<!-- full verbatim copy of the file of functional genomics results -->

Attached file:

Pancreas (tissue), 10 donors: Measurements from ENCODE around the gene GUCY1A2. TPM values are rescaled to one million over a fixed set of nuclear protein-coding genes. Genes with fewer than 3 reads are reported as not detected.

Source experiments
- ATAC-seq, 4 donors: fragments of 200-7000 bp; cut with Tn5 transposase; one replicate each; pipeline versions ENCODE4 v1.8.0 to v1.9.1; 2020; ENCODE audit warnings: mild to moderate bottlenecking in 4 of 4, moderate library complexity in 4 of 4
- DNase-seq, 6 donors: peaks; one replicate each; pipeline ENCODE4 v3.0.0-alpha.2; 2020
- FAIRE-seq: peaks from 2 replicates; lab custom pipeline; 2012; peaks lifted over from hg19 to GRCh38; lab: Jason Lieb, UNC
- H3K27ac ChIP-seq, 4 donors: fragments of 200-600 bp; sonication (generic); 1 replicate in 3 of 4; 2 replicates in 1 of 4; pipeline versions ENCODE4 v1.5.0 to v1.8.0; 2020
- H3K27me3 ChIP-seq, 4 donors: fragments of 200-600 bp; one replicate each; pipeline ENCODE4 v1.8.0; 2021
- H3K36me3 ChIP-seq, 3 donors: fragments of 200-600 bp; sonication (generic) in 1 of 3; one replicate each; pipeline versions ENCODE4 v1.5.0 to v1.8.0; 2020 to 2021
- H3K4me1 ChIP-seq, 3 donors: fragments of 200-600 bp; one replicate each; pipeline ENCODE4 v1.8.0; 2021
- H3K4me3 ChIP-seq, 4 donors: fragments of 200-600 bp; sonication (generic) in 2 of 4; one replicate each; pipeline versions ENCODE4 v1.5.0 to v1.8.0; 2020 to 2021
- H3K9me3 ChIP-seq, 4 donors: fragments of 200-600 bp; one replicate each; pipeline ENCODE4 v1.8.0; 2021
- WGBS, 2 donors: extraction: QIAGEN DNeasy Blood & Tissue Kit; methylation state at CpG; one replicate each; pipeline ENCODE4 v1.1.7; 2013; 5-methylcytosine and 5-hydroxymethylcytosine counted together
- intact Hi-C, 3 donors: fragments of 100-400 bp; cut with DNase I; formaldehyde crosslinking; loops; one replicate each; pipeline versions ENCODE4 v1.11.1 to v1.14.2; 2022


Pancreas (tissue), 10 donors: Measurements from ENCODE around the gene GUCY1A2. TPM values are rescaled to one million over a fixed set of nuclear protein-coding genes. Genes with fewer than 3 reads are reported as not detected.

Source experiments
- ATAC-seq, 4 donors: fragments of 200-7000 bp; cut with Tn5 transposase; one replicate each; pipeline versions ENCODE4 v1.8.0 to v1.9.1; 2020; ENCODE audit warnings: mild to moderate bottlenecking in 4 of 4, moderate library complexity in 4 of 4
- DNase-seq, 6 donors: peaks; one replicate each; pipeline ENCODE4 v3.0.0-alpha.2; 2020
- FAIRE-seq: peaks from 2 replicates; lab custom pipeline; 2012; peaks lifted over from hg19 to GRCh38; lab: Jason Lieb, UNC
- H3K27ac ChIP-seq, 4 donors: fragments of 200-600 bp; sonication (generic); 1 replicate in 3 of 4; 2 replicates in 1 of 4; pipeline versions ENCODE4 v1.5.0 to v1.8.0; 2020
- H3K27me3 ChIP-seq, 4 donors: fragments of 200-600 bp; one replicate each; pipeline ENCODE4 v1.8.0; 2021
- H3K36me3 ChIP-seq, 3 donors: fragments of 200-600 bp; sonication (generic) in 1 of 3; one replicate each; pipeline versions ENCODE4 v1.5.0 to v1.8.0; 2020 to 2021
- H3K4me1 ChIP-seq, 3 donors: fragments of 200-600 bp; one replicate each; pipeline ENCODE4 v1.8.0; 2021
- H3K4me3 ChIP-seq, 4 donors: fragments of 200-600 bp; sonication (generic) in 2 of 4; one replicate each; pipeline versions ENCODE4 v1.5.0 to v1.8.0; 2020 to 2021
- H3K9me3 ChIP-seq, 4 donors: fragments of 200-600 bp; one replicate each; pipeline ENCODE4 v1.8.0; 2021
- WGBS, 2 donors: extraction: QIAGEN DNeasy Blood & Tissue Kit; methylation state at CpG; one replicate each; pipeline ENCODE4 v1.1.7; 2013; 5-methylcytosine and 5-hydroxymethylcytosine counted together
- intact Hi-C, 3 donors: fragments of 100-400 bp; cut with DNase I; formaldehyde crosslinking; loops; one replicate each; pipeline versions ENCODE4 v1.11.1 to v1.14.2; 2022